Robert Nield on Wuzhou, old and new.


Wuchow, c.1915. From the Banister collection, Ba06-114. © 2008 Peter Lockhart Smith

Britain’s commercial forays into China in the late 19th and early 20th centuries were not always popular at the local level.  More than a hundred towns and cities, large and small, were identified as places of potentially profitable trade by Britain and the other powers.  Wuchow (Wuzhou) was opened as a Treaty Port by a British treaty in 1897.  Some 300 kilometres up the West River from Canton (Guangzhou), Wuchow was the head of navigation for ocean-going vessels.  Hopes were not high amongst the foreign merchants, but the opening of the West River was seen as an important step by Britain if French ambitions in the area were to be contained.  The image above dates from from about 1915, and shows a foreign steamer loading up at a Wuchow pontoon, under the watchful and protecting eye of a British gunboat from the Royal Navy’s West River Flotilla.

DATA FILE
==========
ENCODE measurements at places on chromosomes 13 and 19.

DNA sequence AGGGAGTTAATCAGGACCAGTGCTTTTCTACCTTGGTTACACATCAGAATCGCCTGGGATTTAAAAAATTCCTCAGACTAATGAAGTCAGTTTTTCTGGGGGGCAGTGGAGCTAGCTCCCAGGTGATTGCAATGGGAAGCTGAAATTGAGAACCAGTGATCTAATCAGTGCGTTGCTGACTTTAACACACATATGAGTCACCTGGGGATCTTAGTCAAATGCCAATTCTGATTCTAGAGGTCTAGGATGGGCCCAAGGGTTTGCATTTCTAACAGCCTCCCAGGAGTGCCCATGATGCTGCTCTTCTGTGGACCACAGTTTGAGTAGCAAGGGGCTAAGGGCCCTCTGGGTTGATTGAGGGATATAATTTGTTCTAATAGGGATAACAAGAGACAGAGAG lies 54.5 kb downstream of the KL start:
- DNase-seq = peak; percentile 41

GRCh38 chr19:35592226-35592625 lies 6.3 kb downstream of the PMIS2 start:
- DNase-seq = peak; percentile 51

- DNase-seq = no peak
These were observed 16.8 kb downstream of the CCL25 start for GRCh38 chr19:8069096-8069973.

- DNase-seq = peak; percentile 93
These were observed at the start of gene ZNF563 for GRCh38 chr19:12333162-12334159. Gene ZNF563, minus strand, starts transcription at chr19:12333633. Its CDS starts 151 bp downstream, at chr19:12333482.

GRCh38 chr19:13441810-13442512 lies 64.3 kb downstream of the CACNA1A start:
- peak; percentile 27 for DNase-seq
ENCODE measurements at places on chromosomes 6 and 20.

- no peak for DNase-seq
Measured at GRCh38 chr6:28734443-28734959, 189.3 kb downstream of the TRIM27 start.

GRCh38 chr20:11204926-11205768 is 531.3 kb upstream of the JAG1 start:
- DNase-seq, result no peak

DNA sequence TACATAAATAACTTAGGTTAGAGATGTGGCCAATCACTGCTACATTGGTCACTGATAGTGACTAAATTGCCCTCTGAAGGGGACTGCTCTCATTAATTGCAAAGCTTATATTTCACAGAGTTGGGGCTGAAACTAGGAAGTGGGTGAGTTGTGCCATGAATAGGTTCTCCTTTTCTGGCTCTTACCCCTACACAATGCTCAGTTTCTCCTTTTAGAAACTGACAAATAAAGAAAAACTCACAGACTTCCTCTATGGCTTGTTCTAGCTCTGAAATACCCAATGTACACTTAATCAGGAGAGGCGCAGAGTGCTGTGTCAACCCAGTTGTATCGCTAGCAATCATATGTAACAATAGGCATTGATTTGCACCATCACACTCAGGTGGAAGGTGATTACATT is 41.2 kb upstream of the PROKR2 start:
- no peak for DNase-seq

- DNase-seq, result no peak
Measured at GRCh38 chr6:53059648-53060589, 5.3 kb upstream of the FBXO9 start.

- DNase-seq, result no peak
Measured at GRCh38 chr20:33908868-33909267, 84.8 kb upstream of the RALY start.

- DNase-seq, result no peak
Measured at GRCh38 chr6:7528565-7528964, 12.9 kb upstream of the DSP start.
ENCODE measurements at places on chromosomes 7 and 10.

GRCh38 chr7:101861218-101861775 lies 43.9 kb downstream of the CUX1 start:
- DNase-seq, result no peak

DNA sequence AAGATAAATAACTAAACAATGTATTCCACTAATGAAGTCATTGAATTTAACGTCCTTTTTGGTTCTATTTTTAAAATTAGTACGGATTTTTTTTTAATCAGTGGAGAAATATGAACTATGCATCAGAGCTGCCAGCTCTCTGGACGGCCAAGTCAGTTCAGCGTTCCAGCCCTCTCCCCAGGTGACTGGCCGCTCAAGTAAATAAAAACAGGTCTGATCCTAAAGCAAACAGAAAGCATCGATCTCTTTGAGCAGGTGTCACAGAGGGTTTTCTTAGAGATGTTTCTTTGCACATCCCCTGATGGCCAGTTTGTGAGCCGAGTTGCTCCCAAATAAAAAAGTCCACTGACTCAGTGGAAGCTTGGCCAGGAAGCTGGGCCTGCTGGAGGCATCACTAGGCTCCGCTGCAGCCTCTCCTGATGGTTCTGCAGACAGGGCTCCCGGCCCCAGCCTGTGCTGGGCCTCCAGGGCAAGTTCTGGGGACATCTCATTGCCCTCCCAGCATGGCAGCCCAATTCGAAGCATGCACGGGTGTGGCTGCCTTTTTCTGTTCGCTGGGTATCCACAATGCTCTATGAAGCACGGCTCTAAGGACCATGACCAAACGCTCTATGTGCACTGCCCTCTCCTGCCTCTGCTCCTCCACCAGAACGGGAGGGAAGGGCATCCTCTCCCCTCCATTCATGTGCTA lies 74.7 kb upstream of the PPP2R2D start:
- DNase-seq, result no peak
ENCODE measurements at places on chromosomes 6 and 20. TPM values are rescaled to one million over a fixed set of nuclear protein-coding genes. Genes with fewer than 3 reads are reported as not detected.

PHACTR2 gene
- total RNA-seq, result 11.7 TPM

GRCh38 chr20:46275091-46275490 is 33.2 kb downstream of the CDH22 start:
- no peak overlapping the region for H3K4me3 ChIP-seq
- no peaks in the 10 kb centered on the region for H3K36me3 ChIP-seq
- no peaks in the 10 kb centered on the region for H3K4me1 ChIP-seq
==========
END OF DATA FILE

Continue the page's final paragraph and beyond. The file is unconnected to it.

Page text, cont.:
Today’s Wuchow contains much of interest for the Treaty Port historian. The former British Consulate, opened in 1903, has been tastefully restored and is now a museum dedicated to the British period.  A nearby enormous former American Christian Missionary Alliance building from 1902 is also in very good repair, but seems to lack a current purpose.  Also still standing are the suite of seven Maritime Customs buildings erected in 1922.  The condition of these is variable, with some in use, some almost derelict and some being renovated.

Wuchow and all the other foreign commercial stations in China are described individually and in detail in Robert Nield’s new book China’s Foreign Places: The Foreign Presence in China in the Treaty Port Era, 1840-1943, published by Hong Kong University Press.

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